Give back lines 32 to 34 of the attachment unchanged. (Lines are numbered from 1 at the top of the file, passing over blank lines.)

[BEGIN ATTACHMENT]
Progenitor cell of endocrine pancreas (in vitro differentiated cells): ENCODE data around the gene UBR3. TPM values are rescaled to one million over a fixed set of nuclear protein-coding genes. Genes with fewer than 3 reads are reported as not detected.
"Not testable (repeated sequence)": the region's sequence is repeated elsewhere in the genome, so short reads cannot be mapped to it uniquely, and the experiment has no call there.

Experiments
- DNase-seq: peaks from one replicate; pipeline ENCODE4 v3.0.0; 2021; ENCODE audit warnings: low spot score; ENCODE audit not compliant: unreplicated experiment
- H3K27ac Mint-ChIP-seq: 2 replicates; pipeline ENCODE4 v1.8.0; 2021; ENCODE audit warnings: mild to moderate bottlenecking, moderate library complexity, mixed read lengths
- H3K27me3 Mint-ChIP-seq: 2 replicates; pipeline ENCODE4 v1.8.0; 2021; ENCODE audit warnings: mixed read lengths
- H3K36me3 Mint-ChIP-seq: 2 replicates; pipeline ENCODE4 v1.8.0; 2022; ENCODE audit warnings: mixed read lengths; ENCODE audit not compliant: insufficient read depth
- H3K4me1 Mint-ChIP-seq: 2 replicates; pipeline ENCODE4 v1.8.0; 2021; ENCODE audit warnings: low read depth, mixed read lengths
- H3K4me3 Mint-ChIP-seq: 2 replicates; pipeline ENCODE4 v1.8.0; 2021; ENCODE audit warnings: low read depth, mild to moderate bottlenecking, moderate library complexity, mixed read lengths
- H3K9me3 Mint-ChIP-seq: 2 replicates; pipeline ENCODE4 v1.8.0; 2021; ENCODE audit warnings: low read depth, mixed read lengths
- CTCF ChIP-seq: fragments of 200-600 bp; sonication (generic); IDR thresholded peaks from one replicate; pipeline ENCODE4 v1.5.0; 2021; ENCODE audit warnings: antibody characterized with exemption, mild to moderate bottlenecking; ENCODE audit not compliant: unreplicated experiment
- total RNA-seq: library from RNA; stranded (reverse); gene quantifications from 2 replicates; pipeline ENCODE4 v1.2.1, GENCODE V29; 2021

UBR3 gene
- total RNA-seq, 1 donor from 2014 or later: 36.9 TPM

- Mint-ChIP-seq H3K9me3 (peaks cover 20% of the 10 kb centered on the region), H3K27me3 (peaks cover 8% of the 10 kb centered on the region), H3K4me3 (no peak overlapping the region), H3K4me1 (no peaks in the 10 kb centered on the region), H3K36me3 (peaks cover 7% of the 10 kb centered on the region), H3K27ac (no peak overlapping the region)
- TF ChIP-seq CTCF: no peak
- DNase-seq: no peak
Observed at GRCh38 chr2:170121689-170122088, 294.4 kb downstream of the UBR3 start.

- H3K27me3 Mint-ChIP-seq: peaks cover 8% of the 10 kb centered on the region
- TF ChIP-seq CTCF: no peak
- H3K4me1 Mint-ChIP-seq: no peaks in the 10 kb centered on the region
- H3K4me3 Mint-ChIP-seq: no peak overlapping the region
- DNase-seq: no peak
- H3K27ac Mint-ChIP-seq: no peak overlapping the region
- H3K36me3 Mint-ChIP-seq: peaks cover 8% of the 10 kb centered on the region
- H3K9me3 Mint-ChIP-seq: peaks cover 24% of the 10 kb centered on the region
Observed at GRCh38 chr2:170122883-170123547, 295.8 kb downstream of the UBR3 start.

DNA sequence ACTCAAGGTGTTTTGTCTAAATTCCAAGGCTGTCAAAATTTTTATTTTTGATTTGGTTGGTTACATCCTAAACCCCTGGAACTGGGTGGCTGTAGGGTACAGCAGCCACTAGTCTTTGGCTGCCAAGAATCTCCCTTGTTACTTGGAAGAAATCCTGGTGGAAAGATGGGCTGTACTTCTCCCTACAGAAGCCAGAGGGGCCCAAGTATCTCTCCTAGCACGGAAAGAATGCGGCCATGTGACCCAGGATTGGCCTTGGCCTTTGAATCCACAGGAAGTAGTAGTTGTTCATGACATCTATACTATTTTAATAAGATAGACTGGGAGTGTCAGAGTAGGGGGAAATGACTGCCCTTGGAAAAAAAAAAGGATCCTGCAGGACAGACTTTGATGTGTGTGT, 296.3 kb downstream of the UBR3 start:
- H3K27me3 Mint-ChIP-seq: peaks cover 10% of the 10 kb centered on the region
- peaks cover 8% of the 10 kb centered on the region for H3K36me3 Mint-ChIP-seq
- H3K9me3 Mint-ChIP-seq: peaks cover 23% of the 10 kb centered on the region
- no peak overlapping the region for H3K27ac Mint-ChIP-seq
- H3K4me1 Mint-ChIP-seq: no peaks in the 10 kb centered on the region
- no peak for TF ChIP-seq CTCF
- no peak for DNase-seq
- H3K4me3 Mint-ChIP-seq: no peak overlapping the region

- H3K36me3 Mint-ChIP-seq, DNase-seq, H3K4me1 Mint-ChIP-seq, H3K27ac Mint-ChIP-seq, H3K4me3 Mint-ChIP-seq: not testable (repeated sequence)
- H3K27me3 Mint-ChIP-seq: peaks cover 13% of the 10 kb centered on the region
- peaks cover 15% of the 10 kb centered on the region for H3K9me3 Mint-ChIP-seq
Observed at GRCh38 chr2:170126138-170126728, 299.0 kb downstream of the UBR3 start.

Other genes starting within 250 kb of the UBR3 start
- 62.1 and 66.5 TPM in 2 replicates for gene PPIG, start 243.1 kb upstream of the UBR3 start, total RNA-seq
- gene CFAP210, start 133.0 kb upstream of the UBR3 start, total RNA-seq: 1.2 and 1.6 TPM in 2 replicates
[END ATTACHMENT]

- no peak overlapping the region for H3K27ac Mint-ChIP-seq
- H3K4me1 Mint-ChIP-seq: no peaks in the 10 kb centered on the region
- no peak for TF ChIP-seq CTCF